The Serial Doodler

“Michael, put down your pencil and pay attention!” was a phrase commonly directed at me in elementary school. Being an obedient kid I would lay my pencil down and, my mind untethered, would quickly drift off into another realm. Stopping doodling was like letting go of the string of a balloon—the balloon being my ability to focus on the moment. 

Over time I recognized that doodling kept me anchored in class in a tangible way, so by high school I would preemptively inform my teachers that doodling helped me listen. It’s amazing how much I could retain if I had a leash on the wandering part of my brain. Drawing in class was a coping mechanism that helped me survive an education not designed for my learning style. I was expected to participate in the system so I found ways to make it work for me—I learned how to learn. 

Historically we have based our school system on the idea that we need to cram information into empty brains, so like data dumps we have stuffed volumes of dates, events, and theorems into overwhelmed children and hoped that some percentage doesn’t leak out through the cracks of irrelevance or time. Unfortunately it felt to me like on the whole the glue holding the things in there was missing—I needed a why or a how to make it relevant to me. If you have the right motivation, learning is easy (or easier, at least). 

Greek philosopher Plutarch suggested that, “The mind is not a vessel to be filled, but a fire to be kindled.” The implication is that we need interest to engage with incoming information to curate it, and bind it to relevant ganglia so it’s not lost. Curiosity is the fuel that pushes the train over the hill to coast down the other side. But how do you teach curiosity? Perhaps we don’t have to.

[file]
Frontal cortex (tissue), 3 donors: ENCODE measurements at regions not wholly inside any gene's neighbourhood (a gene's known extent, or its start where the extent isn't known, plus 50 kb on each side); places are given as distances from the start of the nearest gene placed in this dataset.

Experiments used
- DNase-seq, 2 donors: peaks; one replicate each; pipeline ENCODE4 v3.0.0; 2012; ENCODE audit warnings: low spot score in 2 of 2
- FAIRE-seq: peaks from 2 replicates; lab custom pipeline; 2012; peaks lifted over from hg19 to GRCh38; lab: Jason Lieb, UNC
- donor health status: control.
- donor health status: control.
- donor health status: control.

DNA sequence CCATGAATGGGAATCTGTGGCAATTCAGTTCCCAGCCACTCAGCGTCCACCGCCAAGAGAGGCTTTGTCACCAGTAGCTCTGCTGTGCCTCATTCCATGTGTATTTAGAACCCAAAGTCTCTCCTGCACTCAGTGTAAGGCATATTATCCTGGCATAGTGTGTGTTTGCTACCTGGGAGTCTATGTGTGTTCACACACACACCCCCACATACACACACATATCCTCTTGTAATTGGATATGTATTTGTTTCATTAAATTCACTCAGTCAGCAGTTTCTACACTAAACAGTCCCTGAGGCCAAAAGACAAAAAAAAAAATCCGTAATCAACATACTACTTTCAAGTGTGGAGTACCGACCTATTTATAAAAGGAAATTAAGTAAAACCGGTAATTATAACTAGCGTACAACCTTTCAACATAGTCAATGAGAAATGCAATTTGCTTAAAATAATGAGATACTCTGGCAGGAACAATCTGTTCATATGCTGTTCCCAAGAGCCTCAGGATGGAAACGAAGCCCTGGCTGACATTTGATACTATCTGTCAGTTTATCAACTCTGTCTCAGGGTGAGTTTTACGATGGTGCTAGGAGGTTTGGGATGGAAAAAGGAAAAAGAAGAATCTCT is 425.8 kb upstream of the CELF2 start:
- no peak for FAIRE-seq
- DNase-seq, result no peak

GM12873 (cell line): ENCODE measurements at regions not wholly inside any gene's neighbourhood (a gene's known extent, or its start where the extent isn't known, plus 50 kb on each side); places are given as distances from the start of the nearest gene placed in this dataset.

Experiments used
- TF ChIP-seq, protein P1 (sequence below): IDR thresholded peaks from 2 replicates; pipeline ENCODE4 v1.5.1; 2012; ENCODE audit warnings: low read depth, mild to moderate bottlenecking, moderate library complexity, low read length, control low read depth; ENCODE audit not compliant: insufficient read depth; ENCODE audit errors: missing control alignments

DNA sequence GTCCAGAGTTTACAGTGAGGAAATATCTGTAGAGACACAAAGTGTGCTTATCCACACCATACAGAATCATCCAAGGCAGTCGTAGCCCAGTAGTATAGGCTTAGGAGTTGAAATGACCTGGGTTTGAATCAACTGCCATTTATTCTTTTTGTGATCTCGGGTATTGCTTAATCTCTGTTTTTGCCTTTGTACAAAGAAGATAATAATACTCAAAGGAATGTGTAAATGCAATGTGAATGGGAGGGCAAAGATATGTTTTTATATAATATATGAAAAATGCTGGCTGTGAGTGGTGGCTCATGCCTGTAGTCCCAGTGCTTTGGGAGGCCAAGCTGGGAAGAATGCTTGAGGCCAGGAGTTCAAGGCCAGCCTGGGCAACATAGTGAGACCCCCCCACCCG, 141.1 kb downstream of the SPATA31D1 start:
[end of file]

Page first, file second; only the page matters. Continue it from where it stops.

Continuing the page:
Psychologist and Social Philosopher B.F. Skinner believed curiosity is innate, but that it can be extinguished. “No one asks how to motivate a baby. A baby explores everything it can get at,” he writes.“This tendency doesn’t die out, it’s wiped out.” 

I often hear people say that they can’t draw, which is a parallel fallacy. After grade six most people simply don’t draw, and therein lies the problem: we use it or we lose it. Experts in brain development are showing us that it is during our teenage years that unused pathways are pruned. Connections are discarded and rerouted. If we don’t make use of skills through our teens it becomes very difficult to relearn them later. If they are not exercised, they are exorcised.

That may sound like bad news at first, but since curiosity is built into our kids, all we have to do is get out of the way. When we raise humans hungry for knowledge they will find things to feed themselves. 

My curiosity was fed at home first. If I wanted to build something I was given a hammer and some guidance about how to use it. If I wanted to draw, paper and pen were produced. Of all the skills I’ve learned over the years the ability to engage myself in the process of learning has served me the best. Curiosity that has driven me up close to beautiful paintings to examine the brush strokes. Curiosity has kept me awake at night turning over printmaking problems in my head until I found a unique solution. This characteristic has been my saving grace as I have navigated a world that often recognizes formal learning above experiential learning.